4 Service. Satisfaction with the Web Service can influence customer feedback about the service. We assume that quality monitoring is achieved by a trusted system that produces credible QoS reports. According to [5] quality monitoring can either be supported by companies that manage service directories and are eager to control their services quality, or by third party companies hired to achieve QoS monitoring tasks for them. ) Feedback vs. Satisfaction We base our model (as shown in Figure 3) on the expectancy-disconfirmation theory (EDT). This theory relates expectation, perceived quality and quality disconfirmation, i.e. the difference between the expected and perceived quality, to human being customer satisfaction. Figure 3: Feedback Forecasting Model Using EDT theory [6] and studies in the field of psychology and marketing, user satisfaction forecasting models have been derived, as shown in [2]. Inspired from Xiao and Boutaba s (27) work, we assimilate in our model customer expectation to the contracted service quality level (agreed QoS) and the perceived quality to the measured one. A negative disconfirmation between the agreed QoS and the perceived one will lead to the dissatisfaction of the user and hence to a negative feedback; the feedback reflects user s satisfaction with the service. In our model, we relate quality disconfirmation to the feedback that the user will leave after experiencing the service. 2) Service Utility and Perceived Utility As noted by Dabholkar, 993 in [7], customer satisfaction and utility are not the same construct. Satisfaction is a customer s subjective evaluation of the service performance, while utility is its objective measurable quantification. There are two concepts of utility presented in this section: expected utility and perceived utility. Expected utility denotes a set of service related performance metrics that are measurable or observable. Together, they yield a single quantitative evaluation of utility. 3) Utility Function Computation: The utility function U i from using service S i with (m) attributes as adopted from [8], is defined as: () Where, w j is the normalized weight for attribute (j), such that:,, Max j and Min j are the maximum and minimum of attribute (j) from all available services in that category. When there is a change in value, such that it does not belong to and, then:,, When we deal with one attribute only, then utility of that attribute:. B. Feedback Computation from Customer Satisfaction (CSAT) Customer satisfaction can be modeled through the interaction between perceived utility and expected utility [7], expressed as a linear combination of a perception function and a disconfirmation function. Following Xiao and Boutaba (27), the satisfaction CSAT(s) of a customer with service (s) is defined as follows: 2 2 (3) where is the perceived measured utility, the expected utility, f is the perception function which maps the perceived utility to user s satisfaction, and f2 is the disconfirmation function which reflects the subjectivity of user s evaluation given its expectation as reference point. By mapping FEEDBACK(s) to CSAT(s) in the equation 3, we obtain: Customer Satisfaction(Perception Perception Function Wp=.9, µ=.5 Wp=.9, µ=5 Wp=.9, µ=.5 Wp=.9, µ=3 (2) Perceived Utility (Up) Figure 4: The Perception Function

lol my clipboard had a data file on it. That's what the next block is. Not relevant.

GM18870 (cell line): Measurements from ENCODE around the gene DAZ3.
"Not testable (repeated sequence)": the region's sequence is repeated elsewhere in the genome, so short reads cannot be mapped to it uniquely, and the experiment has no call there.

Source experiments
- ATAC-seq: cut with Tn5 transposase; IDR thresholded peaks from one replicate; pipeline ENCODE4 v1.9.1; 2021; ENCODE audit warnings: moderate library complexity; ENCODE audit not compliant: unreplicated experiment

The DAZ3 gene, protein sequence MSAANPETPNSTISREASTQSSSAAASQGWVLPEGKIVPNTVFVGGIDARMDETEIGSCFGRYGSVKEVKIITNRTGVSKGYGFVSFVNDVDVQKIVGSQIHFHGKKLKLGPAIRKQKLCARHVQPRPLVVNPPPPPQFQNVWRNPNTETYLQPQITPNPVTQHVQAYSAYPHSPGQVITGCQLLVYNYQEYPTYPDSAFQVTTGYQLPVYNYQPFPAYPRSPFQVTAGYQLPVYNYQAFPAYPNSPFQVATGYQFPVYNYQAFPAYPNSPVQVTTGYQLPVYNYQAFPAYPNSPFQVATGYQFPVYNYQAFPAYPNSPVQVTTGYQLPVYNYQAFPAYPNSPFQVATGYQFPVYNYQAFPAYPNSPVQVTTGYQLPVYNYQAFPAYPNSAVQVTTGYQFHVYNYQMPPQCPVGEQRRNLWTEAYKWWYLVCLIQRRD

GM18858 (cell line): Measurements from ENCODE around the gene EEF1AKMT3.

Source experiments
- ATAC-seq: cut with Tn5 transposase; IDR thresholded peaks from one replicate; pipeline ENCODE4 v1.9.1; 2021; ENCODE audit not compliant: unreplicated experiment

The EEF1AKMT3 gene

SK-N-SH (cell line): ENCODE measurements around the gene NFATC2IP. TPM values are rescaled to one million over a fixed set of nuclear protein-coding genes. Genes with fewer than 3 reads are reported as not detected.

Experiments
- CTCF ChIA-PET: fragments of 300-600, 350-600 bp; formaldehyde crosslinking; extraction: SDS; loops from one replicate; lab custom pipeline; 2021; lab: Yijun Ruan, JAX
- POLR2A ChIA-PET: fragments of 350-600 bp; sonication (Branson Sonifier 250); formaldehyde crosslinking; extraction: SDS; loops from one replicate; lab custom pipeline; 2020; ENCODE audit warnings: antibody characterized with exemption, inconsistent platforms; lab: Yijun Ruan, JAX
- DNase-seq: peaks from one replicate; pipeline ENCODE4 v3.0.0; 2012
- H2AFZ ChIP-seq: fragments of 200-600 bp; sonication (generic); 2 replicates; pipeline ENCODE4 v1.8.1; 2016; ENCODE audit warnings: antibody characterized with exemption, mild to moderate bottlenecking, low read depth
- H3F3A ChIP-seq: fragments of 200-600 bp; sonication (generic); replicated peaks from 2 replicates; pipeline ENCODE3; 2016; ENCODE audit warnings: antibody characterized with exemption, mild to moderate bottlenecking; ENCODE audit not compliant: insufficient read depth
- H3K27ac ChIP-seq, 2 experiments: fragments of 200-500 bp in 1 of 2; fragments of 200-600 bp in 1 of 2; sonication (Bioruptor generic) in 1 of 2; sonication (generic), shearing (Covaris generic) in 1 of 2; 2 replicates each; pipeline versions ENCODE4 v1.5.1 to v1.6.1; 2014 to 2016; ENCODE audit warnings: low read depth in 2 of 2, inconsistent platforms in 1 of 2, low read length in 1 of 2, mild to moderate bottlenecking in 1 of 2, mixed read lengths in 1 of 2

5 Perception function (f (x)) is an increasing function defined in [, ] and is bounded between f () = and f () =. According to [7], as the utility increases, the customer becomes less sensitive to changes in utility. We believe that users are not much more sensitive to changes for very low utility values than they are for high utility values. In our model, we consider that f varies slightly for utility values nearby () and for utility values nearby (). Hence the concavity of f changes at a particular utility value in the range [, ]. Like in [7], and with respect to the above requirements, f can be defined as follows: (4) Where, 4 and μ define the shape and concavity of the perception function f respectively, as shown in Figure 4. The concavity of the perception function is the highest for values of 4. Customer Satisfaction (Disconfirmation) Disconfirmation Function Up Ue Figure 5: The Disconfirmation Function µ2=2, Wdp=, Wdn= µ2=3, Wdp=.5, Wdn= µ2=4, Wdp=., Wdn= Disconfirmation Function: The disconfirmation function f 2 accounts for the subjectivity of customer evaluation given a reference point (i.e. expectation). In [7], Tversky and Kahneman, 973, found that losses relative to a reference value looms larger than gains. Grounded on this psychological theory, Anderson and Sullivan 993, suggest that customer satisfaction is mildly increasing when perceived utility exceeds expectation and is significantly reduced when perceived utility falls below expectation. [7] formalize this interaction as a two piece increasing function as follows: (5) Where, 2,, We observe that the domain of f2 is bounded between - and. The function is continuous (i.e. the two piecewise functions converge at x = ). The parameter w dp controls the maximum value of f2 (i.e. maximum positive disconfirmation) while w dn controls the minimum value of f2 (i.e. maximum negative disconfirmation). µ2 regulates the impact of negative disconfirmation on customer satisfaction. This model penalizes services that deliver low utility levels and reward services with high utility levels. Characteristics of the disconfirmation function is illustrated in Figure 5. Customer satisfaction: By adding equations 4 and 5, we get Customer Satisfaction Function as shown in Figure-6. We observe that CSAT(s) is bounded between w dn and w p + w dp. In general, the choice of W parameters should follow the following rules [7]:. 2.,, Should be fixed for all customers of a service and 3. Should be small compared to Wp such that While µ Parameters, 4, 2 Customer Satisfaction Customer Satisfaction Customer Satisfaction Function (Wp=.9, µ=.5) Wdp=.,Wdn=,µ2=2, Ue= Wdp=.,Wdn=,µ2=4, Ue= Wdp=.,Wdn=,µ2=4, Ue= Wdp=.,Wdn=,µ2=4, Ue= Perceived Utility (Up) Figure 6: Customer Satisfaction Function Customer Satisfaction When SLA Respected.9 Wp=, µ=.5 Wp=, µ= Wp=, µ= Perceived Utility (Up) Figure 7: Customer Satisfaction Function when SLA respected